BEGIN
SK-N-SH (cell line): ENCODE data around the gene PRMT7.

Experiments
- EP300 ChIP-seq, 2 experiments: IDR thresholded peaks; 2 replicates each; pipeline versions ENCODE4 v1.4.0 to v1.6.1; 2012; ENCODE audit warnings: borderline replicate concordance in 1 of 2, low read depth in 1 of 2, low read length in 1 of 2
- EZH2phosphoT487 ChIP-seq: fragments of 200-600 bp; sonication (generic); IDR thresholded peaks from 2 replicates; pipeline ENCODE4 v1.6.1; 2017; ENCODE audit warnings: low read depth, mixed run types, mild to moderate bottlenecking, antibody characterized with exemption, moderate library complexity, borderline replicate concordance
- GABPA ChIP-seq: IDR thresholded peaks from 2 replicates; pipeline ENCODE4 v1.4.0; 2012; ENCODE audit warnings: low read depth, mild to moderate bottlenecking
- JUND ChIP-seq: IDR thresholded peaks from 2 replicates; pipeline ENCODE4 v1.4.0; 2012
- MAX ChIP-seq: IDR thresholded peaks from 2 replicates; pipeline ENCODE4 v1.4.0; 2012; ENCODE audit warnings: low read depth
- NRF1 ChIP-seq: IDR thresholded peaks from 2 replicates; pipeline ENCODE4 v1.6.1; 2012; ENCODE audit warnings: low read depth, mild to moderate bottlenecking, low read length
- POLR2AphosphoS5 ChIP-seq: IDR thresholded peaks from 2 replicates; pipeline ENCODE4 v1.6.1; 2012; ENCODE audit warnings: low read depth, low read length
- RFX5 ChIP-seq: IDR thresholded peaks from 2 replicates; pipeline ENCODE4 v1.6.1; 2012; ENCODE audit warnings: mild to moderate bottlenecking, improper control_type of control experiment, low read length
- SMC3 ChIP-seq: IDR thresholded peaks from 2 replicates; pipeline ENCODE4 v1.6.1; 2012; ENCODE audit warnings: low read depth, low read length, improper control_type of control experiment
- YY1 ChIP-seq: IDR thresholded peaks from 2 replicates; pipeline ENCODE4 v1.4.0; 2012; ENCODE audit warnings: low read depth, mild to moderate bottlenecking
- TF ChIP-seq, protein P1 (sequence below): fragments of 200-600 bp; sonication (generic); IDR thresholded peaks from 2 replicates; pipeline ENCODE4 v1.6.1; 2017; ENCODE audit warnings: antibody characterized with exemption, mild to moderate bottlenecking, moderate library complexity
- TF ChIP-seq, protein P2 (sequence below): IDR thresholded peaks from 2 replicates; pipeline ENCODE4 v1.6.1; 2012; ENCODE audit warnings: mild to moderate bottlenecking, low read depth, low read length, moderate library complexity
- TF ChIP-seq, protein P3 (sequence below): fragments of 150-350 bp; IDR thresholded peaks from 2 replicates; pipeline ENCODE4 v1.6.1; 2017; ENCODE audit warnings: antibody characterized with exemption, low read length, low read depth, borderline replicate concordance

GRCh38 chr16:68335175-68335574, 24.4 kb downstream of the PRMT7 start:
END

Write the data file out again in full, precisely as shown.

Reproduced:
SK-N-SH (cell line): ENCODE data around the gene PRMT7.

Experiments
- EP300 ChIP-seq, 2 experiments: IDR thresholded peaks; 2 replicates each; pipeline versions ENCODE4 v1.4.0 to v1.6.1; 2012; ENCODE audit warnings: borderline replicate concordance in 1 of 2, low read depth in 1 of 2, low read length in 1 of 2
- EZH2phosphoT487 ChIP-seq: fragments of 200-600 bp; sonication (generic); IDR thresholded peaks from 2 replicates; pipeline ENCODE4 v1.6.1; 2017; ENCODE audit warnings: low read depth, mixed run types, mild to moderate bottlenecking, antibody characterized with exemption, moderate library complexity, borderline replicate concordance
- GABPA ChIP-seq: IDR thresholded peaks from 2 replicates; pipeline ENCODE4 v1.4.0; 2012; ENCODE audit warnings: low read depth, mild to moderate bottlenecking
- JUND ChIP-seq: IDR thresholded peaks from 2 replicates; pipeline ENCODE4 v1.4.0; 2012
- MAX ChIP-seq: IDR thresholded peaks from 2 replicates; pipeline ENCODE4 v1.4.0; 2012; ENCODE audit warnings: low read depth
- NRF1 ChIP-seq: IDR thresholded peaks from 2 replicates; pipeline ENCODE4 v1.6.1; 2012; ENCODE audit warnings: low read depth, mild to moderate bottlenecking, low read length
- POLR2AphosphoS5 ChIP-seq: IDR thresholded peaks from 2 replicates; pipeline ENCODE4 v1.6.1; 2012; ENCODE audit warnings: low read depth, low read length
- RFX5 ChIP-seq: IDR thresholded peaks from 2 replicates; pipeline ENCODE4 v1.6.1; 2012; ENCODE audit warnings: mild to moderate bottlenecking, improper control_type of control experiment, low read length
- SMC3 ChIP-seq: IDR thresholded peaks from 2 replicates; pipeline ENCODE4 v1.6.1; 2012; ENCODE audit warnings: low read depth, low read length, improper control_type of control experiment
- YY1 ChIP-seq: IDR thresholded peaks from 2 replicates; pipeline ENCODE4 v1.4.0; 2012; ENCODE audit warnings: low read depth, mild to moderate bottlenecking
- TF ChIP-seq, protein P1 (sequence below): fragments of 200-600 bp; sonication (generic); IDR thresholded peaks from 2 replicates; pipeline ENCODE4 v1.6.1; 2017; ENCODE audit warnings: antibody characterized with exemption, mild to moderate bottlenecking, moderate library complexity
- TF ChIP-seq, protein P2 (sequence below): IDR thresholded peaks from 2 replicates; pipeline ENCODE4 v1.6.1; 2012; ENCODE audit warnings: mild to moderate bottlenecking, low read depth, low read length, moderate library complexity
- TF ChIP-seq, protein P3 (sequence below): fragments of 150-350 bp; IDR thresholded peaks from 2 replicates; pipeline ENCODE4 v1.6.1; 2017; ENCODE audit warnings: antibody characterized with exemption, low read length, low read depth, borderline replicate concordance

GRCh38 chr16:68335175-68335574, 24.4 kb downstream of the PRMT7 start: